Featured Wines for December

Saturday, December 01, 2018



Our Featured Wine Club Wines For December are




Like many grape varieties, Chardonnay first came to Australia in the collection of James Busby in 1832, but it only really took off in the 1950s. It is most significant in South Australia, New South Wales — especially the Hunter Valley - and Victoria. One of the first commercially successful Chardonnays was produced by Murray Tyrrell in the Hunter Valley in 1971. Tyrell's vineyard was planted with Chardonnay cuttings that he "borrowed" from Penfolds' experimental plantings by hopping over their barb-wire fence one night and pruning their vines. The export driven Australian wine industry was well situated for the Chardonnay boom of the 1980s and 1990s and Australia responded with a unique style of wine that was characterized by big fruit flavors and easy approachability. To compensate for the very warm climate, richness was enhanced by the use of oak chips and acid was added during fermentation. During this period the number of Chardonnay plants increased fivefold and by 1990 it was the most widely planted white wine grape in Australia and third most planted overall behind Shiraz and Cabernet Sauvignon.

Leave it to the Aussies to take the noble French grape and turn it into the wine equivalent of a full-on party. The Chardonnays of Australia continue to wow wine drinkers around the world with their unabashed celebration of opulent fruit and vanilla-oak, full-bodied flavor. Our Chardonnay is no exception.

Full, supple, buttery and fruity, this golden wine delivers from start to clean, lingering finish. Ideal with chicken, fish, salads and cream-sauce pastas.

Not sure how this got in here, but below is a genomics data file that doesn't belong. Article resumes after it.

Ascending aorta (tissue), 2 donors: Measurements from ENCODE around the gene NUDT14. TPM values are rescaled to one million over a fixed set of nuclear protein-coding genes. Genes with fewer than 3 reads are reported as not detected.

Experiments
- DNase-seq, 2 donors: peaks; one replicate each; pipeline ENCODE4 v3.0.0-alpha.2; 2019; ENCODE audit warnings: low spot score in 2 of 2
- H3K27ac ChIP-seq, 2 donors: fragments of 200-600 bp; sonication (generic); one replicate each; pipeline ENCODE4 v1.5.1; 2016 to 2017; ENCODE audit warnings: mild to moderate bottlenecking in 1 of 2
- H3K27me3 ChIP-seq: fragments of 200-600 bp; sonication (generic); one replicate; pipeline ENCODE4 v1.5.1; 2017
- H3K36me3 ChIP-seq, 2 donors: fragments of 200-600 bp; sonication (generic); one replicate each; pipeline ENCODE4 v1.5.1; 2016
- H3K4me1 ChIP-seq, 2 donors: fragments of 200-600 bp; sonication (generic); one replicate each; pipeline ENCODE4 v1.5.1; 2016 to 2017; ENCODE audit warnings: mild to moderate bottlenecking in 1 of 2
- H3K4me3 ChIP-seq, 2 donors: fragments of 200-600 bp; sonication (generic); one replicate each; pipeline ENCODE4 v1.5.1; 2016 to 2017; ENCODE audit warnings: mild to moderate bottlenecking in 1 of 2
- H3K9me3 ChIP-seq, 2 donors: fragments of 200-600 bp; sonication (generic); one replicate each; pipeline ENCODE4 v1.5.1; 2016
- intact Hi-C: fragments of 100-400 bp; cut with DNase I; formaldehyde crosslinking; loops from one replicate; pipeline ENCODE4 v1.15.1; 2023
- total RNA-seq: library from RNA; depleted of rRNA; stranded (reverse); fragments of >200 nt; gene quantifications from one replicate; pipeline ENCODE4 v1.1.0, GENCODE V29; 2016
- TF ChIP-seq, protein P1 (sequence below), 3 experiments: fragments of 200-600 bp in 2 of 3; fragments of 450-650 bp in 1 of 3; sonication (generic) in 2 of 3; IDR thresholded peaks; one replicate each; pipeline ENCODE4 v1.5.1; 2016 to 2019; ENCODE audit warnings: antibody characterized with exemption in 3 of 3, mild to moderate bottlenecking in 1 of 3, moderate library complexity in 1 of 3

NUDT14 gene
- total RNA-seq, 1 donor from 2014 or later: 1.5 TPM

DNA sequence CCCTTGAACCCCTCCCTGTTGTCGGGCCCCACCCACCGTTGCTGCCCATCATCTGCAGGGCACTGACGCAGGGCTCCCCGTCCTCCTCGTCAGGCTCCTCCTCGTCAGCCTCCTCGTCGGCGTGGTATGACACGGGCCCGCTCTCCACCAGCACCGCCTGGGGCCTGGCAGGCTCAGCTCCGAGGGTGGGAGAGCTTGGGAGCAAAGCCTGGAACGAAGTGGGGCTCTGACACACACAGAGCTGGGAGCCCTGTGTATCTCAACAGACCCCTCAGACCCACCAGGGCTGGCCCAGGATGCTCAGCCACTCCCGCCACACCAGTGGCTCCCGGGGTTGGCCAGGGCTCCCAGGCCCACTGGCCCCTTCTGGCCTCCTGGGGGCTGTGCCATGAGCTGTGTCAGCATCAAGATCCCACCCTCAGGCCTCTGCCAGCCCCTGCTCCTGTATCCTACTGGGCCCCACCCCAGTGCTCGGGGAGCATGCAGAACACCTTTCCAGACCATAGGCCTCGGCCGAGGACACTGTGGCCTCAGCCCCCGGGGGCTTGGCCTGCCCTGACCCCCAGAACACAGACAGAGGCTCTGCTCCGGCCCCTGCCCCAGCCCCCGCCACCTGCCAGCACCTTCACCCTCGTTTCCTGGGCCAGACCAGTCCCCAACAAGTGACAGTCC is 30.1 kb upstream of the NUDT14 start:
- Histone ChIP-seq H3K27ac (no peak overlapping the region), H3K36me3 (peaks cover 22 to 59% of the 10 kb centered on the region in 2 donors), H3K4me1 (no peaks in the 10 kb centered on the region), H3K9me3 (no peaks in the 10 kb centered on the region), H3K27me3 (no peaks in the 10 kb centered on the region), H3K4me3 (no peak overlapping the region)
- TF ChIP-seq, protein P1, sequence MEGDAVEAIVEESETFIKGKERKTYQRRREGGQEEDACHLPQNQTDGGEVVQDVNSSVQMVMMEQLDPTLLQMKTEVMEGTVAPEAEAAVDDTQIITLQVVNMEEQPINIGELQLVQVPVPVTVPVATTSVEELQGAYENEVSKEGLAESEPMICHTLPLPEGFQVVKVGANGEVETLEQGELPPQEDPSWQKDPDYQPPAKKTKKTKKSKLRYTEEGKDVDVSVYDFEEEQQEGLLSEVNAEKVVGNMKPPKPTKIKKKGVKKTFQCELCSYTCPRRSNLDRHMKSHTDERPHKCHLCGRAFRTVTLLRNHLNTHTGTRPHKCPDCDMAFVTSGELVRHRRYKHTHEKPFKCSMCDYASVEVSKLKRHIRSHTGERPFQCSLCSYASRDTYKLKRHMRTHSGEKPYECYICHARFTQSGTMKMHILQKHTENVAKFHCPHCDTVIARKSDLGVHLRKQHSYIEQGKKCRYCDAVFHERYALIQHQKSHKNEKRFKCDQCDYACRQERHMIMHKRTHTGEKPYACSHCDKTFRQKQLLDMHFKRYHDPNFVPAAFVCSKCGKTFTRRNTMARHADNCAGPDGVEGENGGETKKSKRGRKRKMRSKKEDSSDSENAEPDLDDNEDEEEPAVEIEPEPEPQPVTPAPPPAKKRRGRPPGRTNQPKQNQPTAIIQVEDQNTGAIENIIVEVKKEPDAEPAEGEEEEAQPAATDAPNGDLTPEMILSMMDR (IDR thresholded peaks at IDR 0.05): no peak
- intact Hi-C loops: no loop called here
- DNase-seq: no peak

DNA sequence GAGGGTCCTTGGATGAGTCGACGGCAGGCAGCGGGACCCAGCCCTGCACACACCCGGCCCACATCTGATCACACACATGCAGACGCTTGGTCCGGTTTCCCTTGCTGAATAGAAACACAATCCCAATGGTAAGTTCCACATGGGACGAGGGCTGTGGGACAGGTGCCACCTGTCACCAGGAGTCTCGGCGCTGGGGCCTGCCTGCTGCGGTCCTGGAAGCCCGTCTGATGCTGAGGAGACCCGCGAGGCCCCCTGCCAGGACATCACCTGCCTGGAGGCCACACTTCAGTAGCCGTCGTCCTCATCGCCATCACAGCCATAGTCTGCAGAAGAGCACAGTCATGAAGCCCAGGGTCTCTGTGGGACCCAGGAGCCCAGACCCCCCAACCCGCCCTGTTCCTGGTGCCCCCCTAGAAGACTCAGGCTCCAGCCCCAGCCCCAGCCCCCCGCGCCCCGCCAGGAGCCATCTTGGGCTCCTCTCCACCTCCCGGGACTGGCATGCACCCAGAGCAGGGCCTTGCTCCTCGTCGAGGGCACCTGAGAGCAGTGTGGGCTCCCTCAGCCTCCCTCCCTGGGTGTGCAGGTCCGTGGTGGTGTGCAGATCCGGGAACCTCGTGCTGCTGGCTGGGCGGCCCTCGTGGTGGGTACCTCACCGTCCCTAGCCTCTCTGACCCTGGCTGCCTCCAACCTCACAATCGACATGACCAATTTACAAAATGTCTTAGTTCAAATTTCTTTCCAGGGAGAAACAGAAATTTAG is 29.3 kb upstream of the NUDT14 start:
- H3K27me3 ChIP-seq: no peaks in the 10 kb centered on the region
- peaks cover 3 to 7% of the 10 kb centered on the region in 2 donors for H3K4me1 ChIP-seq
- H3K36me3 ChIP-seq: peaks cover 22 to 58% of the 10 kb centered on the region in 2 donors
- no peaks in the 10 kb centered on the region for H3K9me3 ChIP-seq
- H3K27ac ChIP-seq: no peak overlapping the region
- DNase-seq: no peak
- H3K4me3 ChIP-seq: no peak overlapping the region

Few wines are as bold as Amarone. Made in the Veneto region of Northern Italy, this specialty wine is produced alongside Valpolicella, a usually medium bodied blend of Corvina, Molinara and Rondinella grapes. Italian Amarone takes the same raw materials and makes them into a treasured, powerful red table wine. The finest Amarone grapes come from bunches that have two well-spaced clusters sticking out to allow the sun to ripen the whole bunch evenly. The secret lies in fragrant, perfectly ripe grapes and how they’re treated. During the harvest a portion of the grapes are diverted from the crusher and set aside to dry on straw mats, eventually turning into extremely sweet raisins. When they’re added to the fermenting wine, they explode into new activity, driving the alcohol content up and increasing the color, flavor and aroma to dizzying heights from the extra skin material.

The Amarone SP is a slightly off-dry wine, although this is offset by the tannic finish of the wine. It is a very intense and complex wine, with a wide array of flavors and aromas. Deep ruby red, this heavyweight wine exudes aromas of sour cherries, dark chocolate, stewed plums, dried fruits, anise, raisins, bitter almond, tobacco, leather and molasses, and has a spicy-earthy bittersweet finish that lengthens on indefinitely from the huge volume of tannins.Delightful with food, Italian Amarone is often enjoyed by itself, sipped outside of mealtime with good conversation and good friends.

Food pairings: Intensely flavored roasts, game and grilled meats, pasta with rich meat sauce, osso buco, or chunks of Parmigiano Reggiano cheese.

Ageing: While the intense fruitiness combines with powerful tannins to make this appealing to drink right away, only after a year of age will the heady perfume of dried fruits and spiciness come out.